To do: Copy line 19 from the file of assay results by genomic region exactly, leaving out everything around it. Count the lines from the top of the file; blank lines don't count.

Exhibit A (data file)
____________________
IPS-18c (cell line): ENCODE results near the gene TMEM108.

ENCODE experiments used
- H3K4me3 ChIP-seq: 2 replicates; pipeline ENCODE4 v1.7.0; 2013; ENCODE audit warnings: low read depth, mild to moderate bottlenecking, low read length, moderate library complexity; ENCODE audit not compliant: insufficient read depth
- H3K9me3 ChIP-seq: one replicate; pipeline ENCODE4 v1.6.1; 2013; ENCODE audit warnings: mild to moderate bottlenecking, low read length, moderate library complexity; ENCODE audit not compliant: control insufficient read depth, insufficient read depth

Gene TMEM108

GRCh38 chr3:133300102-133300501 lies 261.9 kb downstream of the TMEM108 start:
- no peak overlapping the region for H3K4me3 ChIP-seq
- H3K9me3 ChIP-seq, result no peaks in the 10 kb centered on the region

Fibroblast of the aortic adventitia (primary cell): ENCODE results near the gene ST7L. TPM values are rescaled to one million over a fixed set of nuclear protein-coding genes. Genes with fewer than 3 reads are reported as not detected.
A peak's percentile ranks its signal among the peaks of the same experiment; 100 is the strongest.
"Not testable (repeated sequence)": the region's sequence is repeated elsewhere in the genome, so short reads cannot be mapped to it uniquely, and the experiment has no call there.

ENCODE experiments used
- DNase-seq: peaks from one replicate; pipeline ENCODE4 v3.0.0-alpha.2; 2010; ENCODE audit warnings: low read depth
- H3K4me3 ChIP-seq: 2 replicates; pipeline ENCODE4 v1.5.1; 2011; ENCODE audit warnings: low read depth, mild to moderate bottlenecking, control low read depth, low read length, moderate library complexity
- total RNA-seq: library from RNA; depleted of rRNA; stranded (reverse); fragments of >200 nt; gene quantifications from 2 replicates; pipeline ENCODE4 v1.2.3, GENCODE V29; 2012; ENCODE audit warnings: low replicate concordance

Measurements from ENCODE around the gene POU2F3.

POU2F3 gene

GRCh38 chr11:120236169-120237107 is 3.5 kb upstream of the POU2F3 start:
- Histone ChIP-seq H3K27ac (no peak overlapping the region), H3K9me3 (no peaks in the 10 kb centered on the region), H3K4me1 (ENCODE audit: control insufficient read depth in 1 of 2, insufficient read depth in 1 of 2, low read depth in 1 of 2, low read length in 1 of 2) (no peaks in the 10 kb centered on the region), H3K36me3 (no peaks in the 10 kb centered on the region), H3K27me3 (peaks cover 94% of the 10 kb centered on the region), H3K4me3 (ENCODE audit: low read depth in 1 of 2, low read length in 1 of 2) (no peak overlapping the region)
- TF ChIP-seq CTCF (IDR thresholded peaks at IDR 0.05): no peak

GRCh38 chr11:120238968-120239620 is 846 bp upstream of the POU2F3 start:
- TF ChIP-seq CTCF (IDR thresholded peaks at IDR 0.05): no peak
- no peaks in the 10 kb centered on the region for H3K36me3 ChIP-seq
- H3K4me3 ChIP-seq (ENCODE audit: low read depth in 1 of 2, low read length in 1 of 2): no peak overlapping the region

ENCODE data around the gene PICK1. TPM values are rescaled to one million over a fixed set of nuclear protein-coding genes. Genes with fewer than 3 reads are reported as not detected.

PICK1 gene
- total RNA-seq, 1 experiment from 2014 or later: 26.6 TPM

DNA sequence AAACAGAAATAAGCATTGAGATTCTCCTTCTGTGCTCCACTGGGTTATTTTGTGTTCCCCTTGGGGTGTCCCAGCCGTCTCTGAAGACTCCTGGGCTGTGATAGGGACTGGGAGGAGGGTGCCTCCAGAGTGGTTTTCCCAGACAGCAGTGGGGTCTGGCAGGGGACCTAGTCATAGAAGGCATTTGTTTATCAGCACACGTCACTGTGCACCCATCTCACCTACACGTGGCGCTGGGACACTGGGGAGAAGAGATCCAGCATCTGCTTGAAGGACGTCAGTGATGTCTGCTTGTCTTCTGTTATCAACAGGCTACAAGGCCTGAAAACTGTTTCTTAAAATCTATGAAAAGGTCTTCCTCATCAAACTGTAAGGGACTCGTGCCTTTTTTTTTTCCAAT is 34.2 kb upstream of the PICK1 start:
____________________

- Histone ChIP-seq H3K27ac (no peak overlapping the region), H3K9me3 (no peaks in the 10 kb centered on the region), H3K4me1 (ENCODE audit: control insufficient read depth in 1 of 2, insufficient read depth in 1 of 2, low read depth in 1 of 2, low read length in 1 of 2) (no peaks in the 10 kb centered on the region), H3K36me3 (no peaks in the 10 kb centered on the region), H3K27me3 (peaks cover 94% of the 10 kb centered on the region), H3K4me3 (ENCODE audit: low read depth in 1 of 2, low read length in 1 of 2) (no peak overlapping the region)